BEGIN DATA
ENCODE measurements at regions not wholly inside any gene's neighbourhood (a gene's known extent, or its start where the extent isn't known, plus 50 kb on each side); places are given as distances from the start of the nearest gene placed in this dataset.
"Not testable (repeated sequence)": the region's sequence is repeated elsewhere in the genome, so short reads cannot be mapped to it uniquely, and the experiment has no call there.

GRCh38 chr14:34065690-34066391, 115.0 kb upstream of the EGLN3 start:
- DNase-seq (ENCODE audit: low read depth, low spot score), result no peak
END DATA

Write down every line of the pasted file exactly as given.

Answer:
ENCODE measurements at regions not wholly inside any gene's neighbourhood (a gene's known extent, or its start where the extent isn't known, plus 50 kb on each side); places are given as distances from the start of the nearest gene placed in this dataset.
"Not testable (repeated sequence)": the region's sequence is repeated elsewhere in the genome, so short reads cannot be mapped to it uniquely, and the experiment has no call there.

GRCh38 chr14:34065690-34066391, 115.0 kb upstream of the EGLN3 start:
- DNase-seq (ENCODE audit: low read depth, low spot score), result no peak